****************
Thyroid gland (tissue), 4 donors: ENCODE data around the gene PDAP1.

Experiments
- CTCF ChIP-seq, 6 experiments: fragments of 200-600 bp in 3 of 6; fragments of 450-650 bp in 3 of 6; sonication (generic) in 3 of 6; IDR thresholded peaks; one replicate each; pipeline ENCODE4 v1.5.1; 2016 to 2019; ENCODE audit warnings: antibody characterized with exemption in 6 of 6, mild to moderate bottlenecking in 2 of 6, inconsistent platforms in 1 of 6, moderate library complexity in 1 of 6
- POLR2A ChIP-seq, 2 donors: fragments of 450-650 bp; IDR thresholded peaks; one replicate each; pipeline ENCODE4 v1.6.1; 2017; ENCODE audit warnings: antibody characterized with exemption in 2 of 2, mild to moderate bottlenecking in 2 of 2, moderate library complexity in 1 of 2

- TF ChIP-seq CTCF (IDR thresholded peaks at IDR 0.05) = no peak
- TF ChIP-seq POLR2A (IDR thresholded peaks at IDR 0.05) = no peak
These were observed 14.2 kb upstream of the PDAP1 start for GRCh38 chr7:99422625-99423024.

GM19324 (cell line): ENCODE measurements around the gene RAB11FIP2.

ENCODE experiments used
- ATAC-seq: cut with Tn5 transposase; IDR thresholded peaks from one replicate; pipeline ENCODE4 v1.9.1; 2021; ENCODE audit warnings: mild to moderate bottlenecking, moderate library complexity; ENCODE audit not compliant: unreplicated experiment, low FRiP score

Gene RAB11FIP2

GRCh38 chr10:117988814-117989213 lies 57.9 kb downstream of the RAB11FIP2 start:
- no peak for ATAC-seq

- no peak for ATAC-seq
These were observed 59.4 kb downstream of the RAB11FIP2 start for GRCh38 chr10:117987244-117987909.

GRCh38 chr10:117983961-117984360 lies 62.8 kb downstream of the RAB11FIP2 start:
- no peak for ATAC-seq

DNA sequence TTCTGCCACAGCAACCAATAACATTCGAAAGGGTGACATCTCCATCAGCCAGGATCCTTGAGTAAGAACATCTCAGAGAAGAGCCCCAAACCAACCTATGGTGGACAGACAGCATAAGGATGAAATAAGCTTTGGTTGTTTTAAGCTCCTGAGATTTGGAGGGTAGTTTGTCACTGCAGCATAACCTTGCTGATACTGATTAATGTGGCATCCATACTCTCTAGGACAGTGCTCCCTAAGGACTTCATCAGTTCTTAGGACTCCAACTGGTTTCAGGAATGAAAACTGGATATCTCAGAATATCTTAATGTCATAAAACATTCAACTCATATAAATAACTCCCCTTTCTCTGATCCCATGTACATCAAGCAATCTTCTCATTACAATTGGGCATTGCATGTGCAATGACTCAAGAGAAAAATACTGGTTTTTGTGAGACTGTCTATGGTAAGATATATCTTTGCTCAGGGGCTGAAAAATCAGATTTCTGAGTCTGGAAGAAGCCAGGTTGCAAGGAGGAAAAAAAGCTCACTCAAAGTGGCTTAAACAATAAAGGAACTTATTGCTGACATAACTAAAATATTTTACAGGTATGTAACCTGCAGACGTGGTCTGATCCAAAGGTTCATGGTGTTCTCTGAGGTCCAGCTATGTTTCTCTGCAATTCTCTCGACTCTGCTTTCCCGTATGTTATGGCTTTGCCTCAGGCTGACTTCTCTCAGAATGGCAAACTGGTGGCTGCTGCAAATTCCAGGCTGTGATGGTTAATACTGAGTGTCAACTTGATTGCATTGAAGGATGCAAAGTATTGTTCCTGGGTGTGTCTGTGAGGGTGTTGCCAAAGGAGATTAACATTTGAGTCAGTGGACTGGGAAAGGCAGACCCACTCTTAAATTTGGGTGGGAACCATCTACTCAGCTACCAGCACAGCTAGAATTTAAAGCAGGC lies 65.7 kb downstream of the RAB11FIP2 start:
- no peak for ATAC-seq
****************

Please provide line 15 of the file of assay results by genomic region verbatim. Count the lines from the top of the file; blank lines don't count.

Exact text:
These were observed 59.4 kb downstream of the RAB11FIP2 start for GRCh38 chr10:117987244-117987909.